The day on Earth will get longer and longer thanks to the influence of the moon
Days on Earth will get longer and longer, all thanks to the Moon, which affects the rotation of our planet, US researchers report. Their analysis shows that 1.4 billion years ago the day was much shorter, lasting just over 18 hours.
A new study conducted at the University of Wisconsin-Madison, whichóhe reconstruction of the history of our planet’s relationship with the Moon shows that a day on Earth has not always lasted as long as it does today. The results of the scientists’ worków appeared in the journal „Proceedings of the National Academy of Sciences”.
The Moon is continually moving away from Earth by 3.82 centimeters per year. 1.4 billion years ago, when the Silver Globe was closer to our planet, a day lasted just over 18 hours – analysis shows.
– Earth is like a spinning figure skater, whichórej revolutions slow down as they extend their arms. The same is true when the moon moves away from our planet – said Stephen Meyers of the University of Wisconsin-Madison, author of the paper.
In an article in PNAS, scientists describe tools and methods that combine astronomical theories with geological observations to look back at Earth’s geological past, reconstruct the history of the solar system and understand ancient climatic changes recorded in rocks. This approach is called astrochronology.
– One of our ambitions was to use astrochronology to determine time in the most distant past, to develop geologic time scales. We want to móc study the rocks, whichóre are billions of years old in the wayób cfównlike how we study modern geological processes – Meyers explained.
All bodies in the Solar System (and beyond) have their own gravitational field, które affecting other nearby objects. Earth’s movement in space is influenced by other planets and the Moon. Parameters of nearby objectsów help determine changes in the Earth’s rotation wokół own axis or the value of the angle of the Earth’s axis with respect to the ecliptic. These variables are referred to as Milankovic cycles, or periodic changes in the parameters of the Earth’s orbit.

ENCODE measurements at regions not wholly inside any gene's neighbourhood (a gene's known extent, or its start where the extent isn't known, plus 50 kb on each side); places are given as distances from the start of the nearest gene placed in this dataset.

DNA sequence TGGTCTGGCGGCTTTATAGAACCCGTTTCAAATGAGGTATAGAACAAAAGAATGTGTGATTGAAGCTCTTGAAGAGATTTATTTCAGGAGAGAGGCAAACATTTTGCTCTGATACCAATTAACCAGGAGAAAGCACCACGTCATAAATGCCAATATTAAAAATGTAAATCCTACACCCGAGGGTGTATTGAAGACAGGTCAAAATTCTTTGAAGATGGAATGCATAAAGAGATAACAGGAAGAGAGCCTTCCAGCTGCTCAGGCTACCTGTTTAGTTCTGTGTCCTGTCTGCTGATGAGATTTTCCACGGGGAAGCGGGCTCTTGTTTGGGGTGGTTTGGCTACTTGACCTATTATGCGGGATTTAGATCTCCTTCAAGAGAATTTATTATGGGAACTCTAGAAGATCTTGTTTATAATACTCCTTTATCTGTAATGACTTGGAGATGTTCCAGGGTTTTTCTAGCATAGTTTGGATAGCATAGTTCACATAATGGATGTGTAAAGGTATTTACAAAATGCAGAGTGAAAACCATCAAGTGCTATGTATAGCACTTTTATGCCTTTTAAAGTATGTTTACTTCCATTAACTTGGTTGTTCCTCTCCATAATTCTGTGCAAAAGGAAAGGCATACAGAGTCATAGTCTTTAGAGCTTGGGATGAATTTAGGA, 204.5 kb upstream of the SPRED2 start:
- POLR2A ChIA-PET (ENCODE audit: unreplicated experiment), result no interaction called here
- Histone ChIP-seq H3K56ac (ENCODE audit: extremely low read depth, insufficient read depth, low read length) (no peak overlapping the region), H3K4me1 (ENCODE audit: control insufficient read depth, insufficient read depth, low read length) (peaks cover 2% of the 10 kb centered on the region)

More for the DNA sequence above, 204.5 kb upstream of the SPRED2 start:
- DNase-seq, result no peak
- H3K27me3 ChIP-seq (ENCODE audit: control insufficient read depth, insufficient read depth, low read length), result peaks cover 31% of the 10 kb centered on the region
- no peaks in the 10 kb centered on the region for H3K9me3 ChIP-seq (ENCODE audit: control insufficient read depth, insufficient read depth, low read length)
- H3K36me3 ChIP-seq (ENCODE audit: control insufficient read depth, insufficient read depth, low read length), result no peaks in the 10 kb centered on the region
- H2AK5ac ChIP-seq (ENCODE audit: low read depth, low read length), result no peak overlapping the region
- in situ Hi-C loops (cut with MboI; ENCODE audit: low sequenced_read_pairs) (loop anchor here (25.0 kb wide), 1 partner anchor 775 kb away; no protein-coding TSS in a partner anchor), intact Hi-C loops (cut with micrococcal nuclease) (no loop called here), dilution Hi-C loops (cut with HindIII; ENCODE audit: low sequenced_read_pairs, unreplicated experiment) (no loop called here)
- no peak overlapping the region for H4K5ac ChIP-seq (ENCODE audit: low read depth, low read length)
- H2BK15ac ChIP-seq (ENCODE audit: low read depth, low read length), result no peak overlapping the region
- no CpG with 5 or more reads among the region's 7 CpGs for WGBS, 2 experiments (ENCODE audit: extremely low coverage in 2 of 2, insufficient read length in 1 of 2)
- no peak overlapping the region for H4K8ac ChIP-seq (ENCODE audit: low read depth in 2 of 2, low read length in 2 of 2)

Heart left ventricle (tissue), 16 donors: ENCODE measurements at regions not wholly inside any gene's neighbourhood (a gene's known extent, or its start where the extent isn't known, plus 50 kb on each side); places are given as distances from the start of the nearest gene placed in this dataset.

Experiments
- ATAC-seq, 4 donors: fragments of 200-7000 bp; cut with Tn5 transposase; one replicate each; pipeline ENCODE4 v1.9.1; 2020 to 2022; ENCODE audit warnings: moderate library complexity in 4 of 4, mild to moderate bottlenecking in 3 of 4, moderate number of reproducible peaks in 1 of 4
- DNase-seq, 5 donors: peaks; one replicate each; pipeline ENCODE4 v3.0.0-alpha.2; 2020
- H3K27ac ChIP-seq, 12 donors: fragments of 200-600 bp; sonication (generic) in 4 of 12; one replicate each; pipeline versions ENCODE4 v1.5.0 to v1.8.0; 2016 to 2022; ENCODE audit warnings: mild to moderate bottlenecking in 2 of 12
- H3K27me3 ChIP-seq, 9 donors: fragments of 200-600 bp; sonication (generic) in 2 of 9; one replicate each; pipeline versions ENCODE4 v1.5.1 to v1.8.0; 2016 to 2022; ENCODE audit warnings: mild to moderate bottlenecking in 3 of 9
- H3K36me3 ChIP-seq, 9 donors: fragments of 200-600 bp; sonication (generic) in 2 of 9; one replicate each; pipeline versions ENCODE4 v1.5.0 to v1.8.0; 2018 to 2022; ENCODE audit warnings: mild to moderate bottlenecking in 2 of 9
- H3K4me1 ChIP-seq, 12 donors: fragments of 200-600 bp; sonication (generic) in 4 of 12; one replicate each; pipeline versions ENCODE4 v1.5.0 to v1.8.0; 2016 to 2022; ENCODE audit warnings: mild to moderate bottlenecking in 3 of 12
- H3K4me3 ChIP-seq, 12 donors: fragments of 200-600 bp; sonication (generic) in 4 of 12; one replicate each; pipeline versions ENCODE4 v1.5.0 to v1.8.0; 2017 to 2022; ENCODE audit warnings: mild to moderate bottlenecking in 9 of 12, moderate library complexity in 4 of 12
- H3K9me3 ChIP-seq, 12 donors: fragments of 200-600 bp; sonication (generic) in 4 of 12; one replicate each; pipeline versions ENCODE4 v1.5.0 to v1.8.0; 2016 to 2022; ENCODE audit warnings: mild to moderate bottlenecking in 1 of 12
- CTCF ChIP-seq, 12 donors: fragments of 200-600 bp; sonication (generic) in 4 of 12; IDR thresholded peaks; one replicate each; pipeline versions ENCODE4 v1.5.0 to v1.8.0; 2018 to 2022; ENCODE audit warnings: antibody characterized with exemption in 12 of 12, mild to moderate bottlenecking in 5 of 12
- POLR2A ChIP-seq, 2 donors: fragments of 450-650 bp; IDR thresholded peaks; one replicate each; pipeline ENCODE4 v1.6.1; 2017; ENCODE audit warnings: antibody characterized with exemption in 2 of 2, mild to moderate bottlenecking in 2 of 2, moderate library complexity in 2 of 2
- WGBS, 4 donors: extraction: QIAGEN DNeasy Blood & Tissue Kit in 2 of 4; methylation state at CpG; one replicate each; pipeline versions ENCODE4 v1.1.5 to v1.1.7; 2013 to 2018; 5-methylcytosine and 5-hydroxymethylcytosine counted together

They have an impact on the insolation of specific regionsóin the planet, which means they affect the climate. This peculiar climatic rhythm found in the geological record and covers millions of years. And it was with his help that Meyers and his team made the analyses.
But the research proved to be very difficult. Typical geological methods, such as radioisotope dating, do not provide the precision needed to identify cycles of. Especially if móWe are talking about the scale of billions ofóin years.
Using the geological recordów together with data on the speed at which the moon moves away from Earth, allowed Meyers to make more accurate predictions of Earth’s history than ever before. – The geological record is an astronomical observatory of the early solar system. We look at its pulsating rhythm preserved in the rock – Meyers said.
Teamsół Meyers with the help of Alberto Malinverno of Columbia University wspólnie developed the TimeOptMCMC system, whichóry combines astronomical theory, geological data and a statistical approach called Bayesian inversion. The system has been used to dwóch rock layers: the Xiamaling formation from 1.4 billion years ago with póNorth China and a formation of 55 millionóin years from Walvis Ridge in the South Atlantic. In this wayób researchers gained the ability to calculate the distance between the Earth and the Moon, the change in Earth’s orbit and even the length of the day 1.4 billion years ago.
The moon is currently moving away from Earth at a speed of 3.82 centimetersów per year. We know that our natural satellite is 4.5 billion years old. If the speed of the Moon’s retreat had been constant, then 1.5 billion years ago the Silver Globe would have been so close to Earth that it would have been torn apart by the planet‘s gravitational forces. However, the teams developedół Meyers’ approach showed that the Moon once moved away from Earth more slowly.
In the future, scientists want to use the developed method to reconstruct the evolution of the Solar System.